From Tucson to Tucumcari, Tehachapi to Tonopah: As the Little Feat song says, truckers are willing to drive every kind of rig that's ever been made. Over the years, trucking and logistics companies have invested considerable sums in asset management and tracking systems, pushing the envelope with global positioning system (GPS) technology. Recognizing that loads will only go as far as drivers can take them — that accidents hurt people, damage reputations and lead to legal and insurance problems — leading companies are now intent on leveraging information to improve driver safety.
"When you make your company safer, you improve the quality of life," says Reggie Dupré, CEO of Dupré Transport, headquartered in Lafayette, Louisiana. "Rather than reacting to bad things, more of your energy is devoted to things that make your company better." Although the company handles many kinds of loads, it specializes in hazardous material (HazMat) and bulk liquid commodities. Thus, Dupré knows that safety is a big factor in sustaining business growth.
Dupré Transport uses Eaton Vehicle On-board Radar (VORAD), which can warn drivers of potential hazards so they can take immediate evasive action. Using GPS, VORAD also gives the company data about quick stops, sudden acceleration, deceleration and other behavior so that it can work with employees to cut down on dangerously aggressive driving. The company uses Qualcomm fleet management solutions and telematics services that relay information back and forth about the location and security of trucks and trailers. Previously, Dupré Transport didn't store GPS data, but it realized that this resource could help it develop an information-based approach to reducing hazardous driving behavior.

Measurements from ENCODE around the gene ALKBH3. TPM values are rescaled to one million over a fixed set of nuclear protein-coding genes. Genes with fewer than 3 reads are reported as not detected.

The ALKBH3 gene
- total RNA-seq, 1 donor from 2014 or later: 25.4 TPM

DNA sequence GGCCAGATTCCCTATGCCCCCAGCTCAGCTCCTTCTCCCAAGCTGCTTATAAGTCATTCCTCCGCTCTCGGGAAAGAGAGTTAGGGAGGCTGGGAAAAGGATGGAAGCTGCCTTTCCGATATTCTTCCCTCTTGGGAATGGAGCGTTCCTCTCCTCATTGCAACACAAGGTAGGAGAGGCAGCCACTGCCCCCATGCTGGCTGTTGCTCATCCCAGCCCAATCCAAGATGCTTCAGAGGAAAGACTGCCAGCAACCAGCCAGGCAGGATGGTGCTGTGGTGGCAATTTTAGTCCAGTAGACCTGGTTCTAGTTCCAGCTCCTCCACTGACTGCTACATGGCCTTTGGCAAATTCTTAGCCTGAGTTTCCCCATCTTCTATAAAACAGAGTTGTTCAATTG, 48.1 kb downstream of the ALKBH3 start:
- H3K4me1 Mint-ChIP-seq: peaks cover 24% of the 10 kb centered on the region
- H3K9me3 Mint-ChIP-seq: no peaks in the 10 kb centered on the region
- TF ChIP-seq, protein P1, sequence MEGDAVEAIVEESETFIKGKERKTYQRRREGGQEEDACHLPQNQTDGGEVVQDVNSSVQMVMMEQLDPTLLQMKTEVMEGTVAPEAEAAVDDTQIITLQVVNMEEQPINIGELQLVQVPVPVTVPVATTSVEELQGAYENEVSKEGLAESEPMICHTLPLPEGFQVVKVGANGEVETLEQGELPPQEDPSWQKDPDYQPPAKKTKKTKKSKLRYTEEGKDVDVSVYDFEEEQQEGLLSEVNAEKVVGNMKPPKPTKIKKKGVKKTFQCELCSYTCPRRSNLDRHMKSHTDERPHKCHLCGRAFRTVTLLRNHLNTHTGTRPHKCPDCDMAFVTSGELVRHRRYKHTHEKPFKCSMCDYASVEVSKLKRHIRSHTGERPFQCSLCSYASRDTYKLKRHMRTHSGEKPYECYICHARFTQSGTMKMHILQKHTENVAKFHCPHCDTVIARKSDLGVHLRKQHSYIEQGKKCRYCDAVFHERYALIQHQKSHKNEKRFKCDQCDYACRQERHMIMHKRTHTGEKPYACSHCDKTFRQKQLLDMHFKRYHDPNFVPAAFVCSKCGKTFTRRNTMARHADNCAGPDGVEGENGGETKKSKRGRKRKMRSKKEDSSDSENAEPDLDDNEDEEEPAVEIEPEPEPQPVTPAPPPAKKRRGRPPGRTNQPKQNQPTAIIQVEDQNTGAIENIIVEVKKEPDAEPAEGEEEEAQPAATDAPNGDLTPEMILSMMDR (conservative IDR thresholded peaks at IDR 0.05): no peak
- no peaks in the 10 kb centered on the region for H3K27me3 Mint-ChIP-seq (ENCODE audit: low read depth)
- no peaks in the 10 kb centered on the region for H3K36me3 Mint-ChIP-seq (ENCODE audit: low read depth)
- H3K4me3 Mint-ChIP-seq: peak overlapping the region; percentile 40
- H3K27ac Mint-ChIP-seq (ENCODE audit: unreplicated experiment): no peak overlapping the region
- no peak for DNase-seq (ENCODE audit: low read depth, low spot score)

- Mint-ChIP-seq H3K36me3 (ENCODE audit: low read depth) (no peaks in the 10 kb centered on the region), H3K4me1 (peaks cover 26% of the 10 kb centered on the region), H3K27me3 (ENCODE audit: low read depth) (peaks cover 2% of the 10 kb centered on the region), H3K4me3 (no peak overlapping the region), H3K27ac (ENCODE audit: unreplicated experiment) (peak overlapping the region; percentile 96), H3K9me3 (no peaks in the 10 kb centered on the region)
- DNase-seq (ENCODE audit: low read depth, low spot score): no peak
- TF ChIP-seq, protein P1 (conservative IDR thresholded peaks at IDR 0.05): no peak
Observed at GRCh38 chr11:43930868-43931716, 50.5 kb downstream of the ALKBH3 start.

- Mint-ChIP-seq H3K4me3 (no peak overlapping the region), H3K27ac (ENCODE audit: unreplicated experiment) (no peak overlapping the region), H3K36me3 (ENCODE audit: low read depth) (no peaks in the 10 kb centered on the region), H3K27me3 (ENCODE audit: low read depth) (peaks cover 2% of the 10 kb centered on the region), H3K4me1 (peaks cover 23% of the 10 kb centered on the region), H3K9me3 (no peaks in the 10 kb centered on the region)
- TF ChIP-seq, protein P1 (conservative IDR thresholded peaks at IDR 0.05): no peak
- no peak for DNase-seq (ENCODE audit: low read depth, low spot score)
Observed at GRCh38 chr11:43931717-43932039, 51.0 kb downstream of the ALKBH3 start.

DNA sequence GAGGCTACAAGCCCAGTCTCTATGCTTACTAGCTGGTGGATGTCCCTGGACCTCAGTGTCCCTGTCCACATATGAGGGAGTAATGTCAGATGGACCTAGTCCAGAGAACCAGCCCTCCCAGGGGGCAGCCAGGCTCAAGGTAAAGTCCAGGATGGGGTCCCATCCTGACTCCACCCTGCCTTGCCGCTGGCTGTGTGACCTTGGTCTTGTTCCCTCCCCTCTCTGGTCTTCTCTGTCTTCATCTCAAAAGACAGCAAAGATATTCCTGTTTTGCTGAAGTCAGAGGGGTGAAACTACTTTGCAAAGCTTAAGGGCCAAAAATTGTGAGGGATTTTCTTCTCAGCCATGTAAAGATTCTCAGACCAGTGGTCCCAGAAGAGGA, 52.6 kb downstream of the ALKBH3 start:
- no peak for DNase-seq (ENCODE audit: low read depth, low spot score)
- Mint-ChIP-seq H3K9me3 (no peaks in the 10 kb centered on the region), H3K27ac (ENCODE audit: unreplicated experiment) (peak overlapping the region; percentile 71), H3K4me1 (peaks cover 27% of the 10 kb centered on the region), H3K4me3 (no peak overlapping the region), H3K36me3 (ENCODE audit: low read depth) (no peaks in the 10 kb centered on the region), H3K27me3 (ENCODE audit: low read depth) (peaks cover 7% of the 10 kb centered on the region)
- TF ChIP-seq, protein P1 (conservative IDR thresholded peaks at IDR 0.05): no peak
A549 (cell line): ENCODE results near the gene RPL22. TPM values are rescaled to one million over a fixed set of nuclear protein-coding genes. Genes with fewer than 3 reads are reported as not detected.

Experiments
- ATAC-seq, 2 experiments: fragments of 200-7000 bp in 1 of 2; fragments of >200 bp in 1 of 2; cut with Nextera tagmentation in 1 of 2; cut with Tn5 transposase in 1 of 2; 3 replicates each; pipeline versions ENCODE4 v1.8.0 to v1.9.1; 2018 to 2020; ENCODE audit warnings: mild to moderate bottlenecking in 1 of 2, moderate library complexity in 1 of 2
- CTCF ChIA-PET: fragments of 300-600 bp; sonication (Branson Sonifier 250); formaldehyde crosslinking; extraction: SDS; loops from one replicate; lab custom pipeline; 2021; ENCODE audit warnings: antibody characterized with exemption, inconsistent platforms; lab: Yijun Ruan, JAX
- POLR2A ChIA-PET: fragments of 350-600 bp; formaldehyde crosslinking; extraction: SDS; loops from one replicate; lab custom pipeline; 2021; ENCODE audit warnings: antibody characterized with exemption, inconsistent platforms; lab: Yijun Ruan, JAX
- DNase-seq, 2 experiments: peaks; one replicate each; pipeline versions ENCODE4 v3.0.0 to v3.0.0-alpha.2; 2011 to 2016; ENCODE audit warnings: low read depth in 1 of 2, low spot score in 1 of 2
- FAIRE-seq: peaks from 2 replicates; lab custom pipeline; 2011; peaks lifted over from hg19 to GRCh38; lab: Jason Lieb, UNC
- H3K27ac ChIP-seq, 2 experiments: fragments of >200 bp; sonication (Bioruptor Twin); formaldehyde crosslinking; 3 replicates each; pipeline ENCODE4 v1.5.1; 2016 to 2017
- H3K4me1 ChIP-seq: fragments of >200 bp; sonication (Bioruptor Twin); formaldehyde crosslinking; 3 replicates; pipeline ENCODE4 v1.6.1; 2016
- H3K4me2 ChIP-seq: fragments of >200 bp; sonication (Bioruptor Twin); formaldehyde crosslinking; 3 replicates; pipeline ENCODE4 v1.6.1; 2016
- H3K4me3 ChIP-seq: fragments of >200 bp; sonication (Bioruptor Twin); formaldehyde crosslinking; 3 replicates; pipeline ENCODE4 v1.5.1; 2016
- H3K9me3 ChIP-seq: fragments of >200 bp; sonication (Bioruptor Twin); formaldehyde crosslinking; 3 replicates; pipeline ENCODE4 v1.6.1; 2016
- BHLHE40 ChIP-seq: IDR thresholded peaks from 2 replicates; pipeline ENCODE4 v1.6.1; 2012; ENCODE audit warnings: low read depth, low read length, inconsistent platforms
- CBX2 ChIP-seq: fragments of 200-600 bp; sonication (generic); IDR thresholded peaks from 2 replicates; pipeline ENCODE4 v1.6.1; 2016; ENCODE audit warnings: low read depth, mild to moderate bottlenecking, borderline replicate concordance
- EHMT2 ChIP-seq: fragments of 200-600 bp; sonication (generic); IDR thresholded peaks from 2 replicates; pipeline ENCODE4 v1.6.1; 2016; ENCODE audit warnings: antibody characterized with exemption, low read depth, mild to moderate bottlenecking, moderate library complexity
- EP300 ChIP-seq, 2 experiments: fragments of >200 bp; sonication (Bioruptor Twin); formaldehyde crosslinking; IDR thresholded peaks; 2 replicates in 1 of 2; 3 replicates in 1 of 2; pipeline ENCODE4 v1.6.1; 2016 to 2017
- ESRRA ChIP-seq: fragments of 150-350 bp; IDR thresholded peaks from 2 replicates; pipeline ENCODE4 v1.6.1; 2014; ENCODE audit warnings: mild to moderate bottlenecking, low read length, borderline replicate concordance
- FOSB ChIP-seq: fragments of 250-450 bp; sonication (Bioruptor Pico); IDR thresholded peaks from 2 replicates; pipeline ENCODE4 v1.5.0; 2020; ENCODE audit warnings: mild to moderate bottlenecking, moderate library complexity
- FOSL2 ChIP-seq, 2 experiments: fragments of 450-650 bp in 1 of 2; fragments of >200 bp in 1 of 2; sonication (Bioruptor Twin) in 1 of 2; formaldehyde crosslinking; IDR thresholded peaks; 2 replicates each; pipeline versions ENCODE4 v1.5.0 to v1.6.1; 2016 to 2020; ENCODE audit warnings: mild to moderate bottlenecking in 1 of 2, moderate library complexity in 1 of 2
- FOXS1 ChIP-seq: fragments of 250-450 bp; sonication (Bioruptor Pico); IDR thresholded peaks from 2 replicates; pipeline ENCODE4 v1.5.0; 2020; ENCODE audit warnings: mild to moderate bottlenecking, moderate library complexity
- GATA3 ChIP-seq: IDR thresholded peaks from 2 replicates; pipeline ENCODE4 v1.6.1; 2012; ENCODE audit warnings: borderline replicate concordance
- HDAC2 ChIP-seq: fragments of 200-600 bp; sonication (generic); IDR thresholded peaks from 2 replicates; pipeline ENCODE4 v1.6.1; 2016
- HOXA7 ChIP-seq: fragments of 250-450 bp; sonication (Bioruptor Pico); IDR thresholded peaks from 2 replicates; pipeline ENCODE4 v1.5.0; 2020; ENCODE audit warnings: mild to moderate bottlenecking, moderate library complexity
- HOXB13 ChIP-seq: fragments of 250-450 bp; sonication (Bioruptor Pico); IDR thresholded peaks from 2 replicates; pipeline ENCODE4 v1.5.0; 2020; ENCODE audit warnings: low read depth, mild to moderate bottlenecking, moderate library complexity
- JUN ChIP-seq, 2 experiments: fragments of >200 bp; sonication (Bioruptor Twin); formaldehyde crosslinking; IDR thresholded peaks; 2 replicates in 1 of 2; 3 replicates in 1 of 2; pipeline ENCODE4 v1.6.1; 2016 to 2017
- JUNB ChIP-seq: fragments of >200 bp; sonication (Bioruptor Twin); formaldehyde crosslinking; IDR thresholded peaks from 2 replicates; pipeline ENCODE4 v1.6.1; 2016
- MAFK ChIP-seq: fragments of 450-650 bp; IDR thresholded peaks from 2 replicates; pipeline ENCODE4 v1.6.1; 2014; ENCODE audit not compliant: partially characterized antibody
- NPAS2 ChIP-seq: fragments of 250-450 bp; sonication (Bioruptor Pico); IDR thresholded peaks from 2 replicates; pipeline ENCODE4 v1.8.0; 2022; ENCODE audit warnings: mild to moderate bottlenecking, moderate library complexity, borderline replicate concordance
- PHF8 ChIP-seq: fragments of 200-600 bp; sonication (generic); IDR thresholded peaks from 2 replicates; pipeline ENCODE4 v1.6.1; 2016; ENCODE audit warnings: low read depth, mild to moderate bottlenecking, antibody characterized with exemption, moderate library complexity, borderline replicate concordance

The company's dogged pursuit of safety led to a contract with Circadian Technologies, a research and consulting firm with expertise in extended-hours operations (see Driving Force, below). "We trained our teams, including drivers' families, with our knowledge about fatigue, alertness and how the body functions," recalls Dupré. "But as good as Circadian has been, it's a functional tool." In February 2005, the company began working with FleetRisk Advisors, a risk management and loss-control services provider to determine what it could discover by integrating data from GPS and other the disparate sources. "We collect a lot of data but unless we pull it together, we can't really get close to a predictive understanding of what we still need to work on with our drivers, customers and equipment maintenance," says Dupré.